These developments in abortion and reproductive knowledge and technology have taken us to the ethical and moral limits. At the same time the church presented the world with important teaching e.g. Humanae Vitae, with statements on abortion and reproductive technologies and the present Holy Father with clear directions. But for most of us in the early days there was nowhere to turn for guidance. All of this has had profound ethical, moral and practical significance for the Catholic, in training or in the practice of obstetrics. No other branch of medicine has been so affected by these developments. It has simply not been appreciated, that obstetricians of my generation had, from the very beginning of these developments, to take a fundamental stand in defence of human life. Many sadly were forced into compromise in order to survive. Some Catholic ob/gyns, remained faithful to the Magisterial teaching which caused them, and their families, considerable pain. Working in health services and academic institutions through out the world, they saw their careers ruined and in many circumstances they were forced to leave home, family and country or even leave the speciality, to survive. In very personal ways Catholics and their families were subjected to professional and social ostracism and they were considered an "embarrassment" and viewed as being ultra conservative, professionally outdated and even possibly negligent and were subjected to the displeasure of the profession.
It is not surprising then, that very few Catholics are entering these specialities and some who do, separate what they do from what they believe. The Catholic ob/gyn has gone or is disappearing in the same way as the dinosaur, having been frozen out by the abortion - contraceptive asteroid. The Church once the leader in developing health care for mothers has been forced out which should be a source of grave concern to the Church and to all pro-life organisations. The questions that must now be considered are; what effect does all of this have on women and mothers? where will they obtain opinions and treatment for their health problems, which are in accordance with their moral convictions; are women being unduly influenced by doctors or nurses who do not understand or care about religious convictions?. In other words who in the future will make any practical reality of the Church's teaching on reproductive health care? Who will respond to the Holy Father's challenge to improve the quality of health care for mothers and infants, especially for the poor?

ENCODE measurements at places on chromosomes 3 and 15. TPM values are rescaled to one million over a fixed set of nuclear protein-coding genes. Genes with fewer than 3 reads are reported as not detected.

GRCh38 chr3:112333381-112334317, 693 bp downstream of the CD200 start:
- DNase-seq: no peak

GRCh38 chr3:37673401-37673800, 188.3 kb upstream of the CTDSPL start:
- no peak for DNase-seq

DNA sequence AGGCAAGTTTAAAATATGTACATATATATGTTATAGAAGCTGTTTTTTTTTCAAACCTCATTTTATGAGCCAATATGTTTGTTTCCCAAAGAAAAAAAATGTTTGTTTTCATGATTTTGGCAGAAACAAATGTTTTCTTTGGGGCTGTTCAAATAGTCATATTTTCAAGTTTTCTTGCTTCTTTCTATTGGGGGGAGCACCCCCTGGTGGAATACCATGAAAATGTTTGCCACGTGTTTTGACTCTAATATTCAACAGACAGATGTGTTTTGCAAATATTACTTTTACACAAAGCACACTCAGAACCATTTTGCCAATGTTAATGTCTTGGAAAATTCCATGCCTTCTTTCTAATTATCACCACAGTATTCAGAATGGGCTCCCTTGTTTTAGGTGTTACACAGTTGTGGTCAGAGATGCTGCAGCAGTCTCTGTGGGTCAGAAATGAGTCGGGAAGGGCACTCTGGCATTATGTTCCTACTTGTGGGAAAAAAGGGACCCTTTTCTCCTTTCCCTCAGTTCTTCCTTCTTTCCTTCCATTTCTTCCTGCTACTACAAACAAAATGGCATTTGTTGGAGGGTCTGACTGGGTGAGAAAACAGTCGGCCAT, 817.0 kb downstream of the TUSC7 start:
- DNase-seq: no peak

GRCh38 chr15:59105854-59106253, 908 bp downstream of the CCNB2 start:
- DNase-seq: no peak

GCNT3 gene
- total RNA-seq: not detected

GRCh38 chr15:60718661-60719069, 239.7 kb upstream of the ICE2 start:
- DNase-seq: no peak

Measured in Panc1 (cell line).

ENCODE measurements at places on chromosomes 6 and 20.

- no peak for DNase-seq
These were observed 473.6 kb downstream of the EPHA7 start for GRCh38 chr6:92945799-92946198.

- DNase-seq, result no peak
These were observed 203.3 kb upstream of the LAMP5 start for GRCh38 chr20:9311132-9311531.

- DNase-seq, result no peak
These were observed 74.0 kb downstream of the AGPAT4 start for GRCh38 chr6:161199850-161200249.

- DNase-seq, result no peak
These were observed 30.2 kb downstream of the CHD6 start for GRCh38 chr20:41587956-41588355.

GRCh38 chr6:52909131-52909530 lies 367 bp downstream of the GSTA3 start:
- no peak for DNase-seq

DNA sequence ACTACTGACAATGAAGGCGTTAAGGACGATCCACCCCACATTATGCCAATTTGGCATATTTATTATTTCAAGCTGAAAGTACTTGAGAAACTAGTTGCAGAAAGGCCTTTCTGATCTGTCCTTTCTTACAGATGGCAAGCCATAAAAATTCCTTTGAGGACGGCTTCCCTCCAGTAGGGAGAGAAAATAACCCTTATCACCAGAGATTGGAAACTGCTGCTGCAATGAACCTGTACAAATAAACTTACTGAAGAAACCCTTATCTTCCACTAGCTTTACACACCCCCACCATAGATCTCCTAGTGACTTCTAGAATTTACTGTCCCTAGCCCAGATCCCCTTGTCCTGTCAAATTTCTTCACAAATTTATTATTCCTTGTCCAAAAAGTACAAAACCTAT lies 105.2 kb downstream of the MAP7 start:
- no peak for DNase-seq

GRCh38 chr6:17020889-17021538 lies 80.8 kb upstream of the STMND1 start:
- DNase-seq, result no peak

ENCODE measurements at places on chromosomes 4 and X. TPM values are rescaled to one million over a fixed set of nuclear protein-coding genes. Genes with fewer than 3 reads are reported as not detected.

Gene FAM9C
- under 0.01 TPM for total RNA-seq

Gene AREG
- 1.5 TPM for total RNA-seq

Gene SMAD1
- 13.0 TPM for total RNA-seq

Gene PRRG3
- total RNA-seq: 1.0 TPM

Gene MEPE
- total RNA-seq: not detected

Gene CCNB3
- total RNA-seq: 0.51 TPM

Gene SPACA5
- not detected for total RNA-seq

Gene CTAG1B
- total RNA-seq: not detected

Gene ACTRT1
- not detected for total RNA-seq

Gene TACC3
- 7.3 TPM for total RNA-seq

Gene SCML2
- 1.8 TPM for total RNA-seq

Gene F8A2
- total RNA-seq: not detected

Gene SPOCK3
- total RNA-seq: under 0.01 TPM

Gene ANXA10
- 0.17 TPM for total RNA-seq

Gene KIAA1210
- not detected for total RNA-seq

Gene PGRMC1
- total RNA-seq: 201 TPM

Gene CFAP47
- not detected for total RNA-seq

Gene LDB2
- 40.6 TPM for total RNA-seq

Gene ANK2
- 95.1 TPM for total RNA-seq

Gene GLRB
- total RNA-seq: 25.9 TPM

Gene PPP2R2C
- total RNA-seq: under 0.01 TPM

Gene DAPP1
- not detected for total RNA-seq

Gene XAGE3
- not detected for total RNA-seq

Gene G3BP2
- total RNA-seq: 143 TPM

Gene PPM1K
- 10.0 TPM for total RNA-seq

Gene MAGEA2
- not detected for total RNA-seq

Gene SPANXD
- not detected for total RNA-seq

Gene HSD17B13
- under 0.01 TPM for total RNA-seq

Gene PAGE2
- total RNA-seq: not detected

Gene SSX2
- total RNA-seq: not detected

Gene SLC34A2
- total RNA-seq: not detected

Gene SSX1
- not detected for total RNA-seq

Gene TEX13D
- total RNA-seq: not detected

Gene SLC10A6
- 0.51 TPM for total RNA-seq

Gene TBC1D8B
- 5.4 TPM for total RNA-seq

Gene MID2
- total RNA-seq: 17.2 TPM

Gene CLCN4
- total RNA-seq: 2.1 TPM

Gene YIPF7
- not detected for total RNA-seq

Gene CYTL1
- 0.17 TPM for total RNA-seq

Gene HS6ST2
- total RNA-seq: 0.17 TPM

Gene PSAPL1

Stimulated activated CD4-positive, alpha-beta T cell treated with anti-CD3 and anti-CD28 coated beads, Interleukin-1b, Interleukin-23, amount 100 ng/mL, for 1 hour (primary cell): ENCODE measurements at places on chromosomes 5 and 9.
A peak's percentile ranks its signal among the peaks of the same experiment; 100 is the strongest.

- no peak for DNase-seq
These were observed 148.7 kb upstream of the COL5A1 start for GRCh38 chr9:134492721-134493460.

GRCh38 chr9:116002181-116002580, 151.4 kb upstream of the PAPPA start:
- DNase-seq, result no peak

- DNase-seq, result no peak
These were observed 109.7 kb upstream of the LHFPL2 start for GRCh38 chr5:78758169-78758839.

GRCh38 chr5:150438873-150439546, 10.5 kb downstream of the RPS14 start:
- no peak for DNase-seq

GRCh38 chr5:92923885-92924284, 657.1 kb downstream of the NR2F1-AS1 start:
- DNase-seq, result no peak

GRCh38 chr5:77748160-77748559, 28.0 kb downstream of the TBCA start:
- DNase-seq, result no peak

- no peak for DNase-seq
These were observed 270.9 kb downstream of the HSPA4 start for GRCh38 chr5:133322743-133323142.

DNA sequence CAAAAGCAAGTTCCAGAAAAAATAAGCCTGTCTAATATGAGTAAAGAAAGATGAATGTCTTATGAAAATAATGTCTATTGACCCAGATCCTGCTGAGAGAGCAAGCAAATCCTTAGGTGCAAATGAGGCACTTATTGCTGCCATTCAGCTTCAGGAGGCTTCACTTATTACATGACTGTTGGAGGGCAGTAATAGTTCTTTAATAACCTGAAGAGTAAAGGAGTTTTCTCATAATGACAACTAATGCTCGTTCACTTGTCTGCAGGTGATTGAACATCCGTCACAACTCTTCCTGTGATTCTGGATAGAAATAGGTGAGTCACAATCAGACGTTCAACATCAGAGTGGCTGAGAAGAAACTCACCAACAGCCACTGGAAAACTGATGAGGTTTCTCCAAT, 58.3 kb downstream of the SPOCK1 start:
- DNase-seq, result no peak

A few Catholic ob/gyns began asking themselves the question if we don't do something WHO WILL?. There was a stubborn few, who believed that if they held to their ethical and moral principles, they could be just as effective in caring for mothers and unborn babies. However, they felt a need for an organisation in which to function. It was Pope John -Paul II who gave the impetuous to getting on with the job of attempting something extraordinary.
In his Encyclical Evangelium Vitae Pope John-Paul issued an urgent appeal to all, but in a special way to Catholic health professionals, to do something extra for life;
- "To the people of life for life", "to offer this world of ours new signs of hope, and work to ensure that a new culture of human life will be affirmed, for the building of an authentic civilisation of truth and love" (E.V. No 6).
- "To all health care personnel who have a unique responsibility to be guardians and servants of human life". (E.V. 89).
- "A specific contribution must come from "Catholic universities, Centres, Institutes and Committees of Bioethics and places of scientific and technological research." (E.V. 98).

5. Matercare International (MCI)
In October 1995, a small international group established MATERCARE INTERNATIONAL (MCI), an organisation which adopted a preferential option for mothers. Its mission is to contribute to the reduction of maternal mortality and morbidity rates by 75% in the next ten years and to the elimination of abortion throughout the world, through new initiatives of SERVICE, TRAINING, RESEARCH, and ADVOCACY in accordance with the teaching of the Encyclical, Evangelium Vitae (the Gospel of Life). MaterCare is;